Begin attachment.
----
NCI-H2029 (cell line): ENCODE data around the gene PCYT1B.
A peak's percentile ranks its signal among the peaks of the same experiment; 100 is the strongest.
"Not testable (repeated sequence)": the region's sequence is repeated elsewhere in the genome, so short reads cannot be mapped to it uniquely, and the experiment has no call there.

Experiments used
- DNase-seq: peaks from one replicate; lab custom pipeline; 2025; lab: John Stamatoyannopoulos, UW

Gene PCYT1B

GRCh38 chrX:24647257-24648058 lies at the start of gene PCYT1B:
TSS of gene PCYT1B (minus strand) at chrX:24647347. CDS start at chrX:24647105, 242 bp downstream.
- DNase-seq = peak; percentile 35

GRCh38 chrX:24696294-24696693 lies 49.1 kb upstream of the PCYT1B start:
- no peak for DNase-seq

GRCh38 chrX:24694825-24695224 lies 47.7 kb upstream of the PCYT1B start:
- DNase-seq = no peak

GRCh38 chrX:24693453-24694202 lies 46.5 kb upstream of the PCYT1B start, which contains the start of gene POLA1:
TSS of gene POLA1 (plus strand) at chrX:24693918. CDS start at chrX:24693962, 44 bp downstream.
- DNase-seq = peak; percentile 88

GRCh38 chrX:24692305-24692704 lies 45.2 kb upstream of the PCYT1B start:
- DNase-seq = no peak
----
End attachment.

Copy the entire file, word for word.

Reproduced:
NCI-H2029 (cell line): ENCODE data around the gene PCYT1B.
A peak's percentile ranks its signal among the peaks of the same experiment; 100 is the strongest.
"Not testable (repeated sequence)": the region's sequence is repeated elsewhere in the genome, so short reads cannot be mapped to it uniquely, and the experiment has no call there.

Experiments used
- DNase-seq: peaks from one replicate; lab custom pipeline; 2025; lab: John Stamatoyannopoulos, UW

Gene PCYT1B

GRCh38 chrX:24647257-24648058 lies at the start of gene PCYT1B:
TSS of gene PCYT1B (minus strand) at chrX:24647347. CDS start at chrX:24647105, 242 bp downstream.
- DNase-seq = peak; percentile 35

GRCh38 chrX:24696294-24696693 lies 49.1 kb upstream of the PCYT1B start:
- no peak for DNase-seq

GRCh38 chrX:24694825-24695224 lies 47.7 kb upstream of the PCYT1B start:
- DNase-seq = no peak

GRCh38 chrX:24693453-24694202 lies 46.5 kb upstream of the PCYT1B start, which contains the start of gene POLA1:
TSS of gene POLA1 (plus strand) at chrX:24693918. CDS start at chrX:24693962, 44 bp downstream.
- DNase-seq = peak; percentile 88

GRCh38 chrX:24692305-24692704 lies 45.2 kb upstream of the PCYT1B start:
- DNase-seq = no peak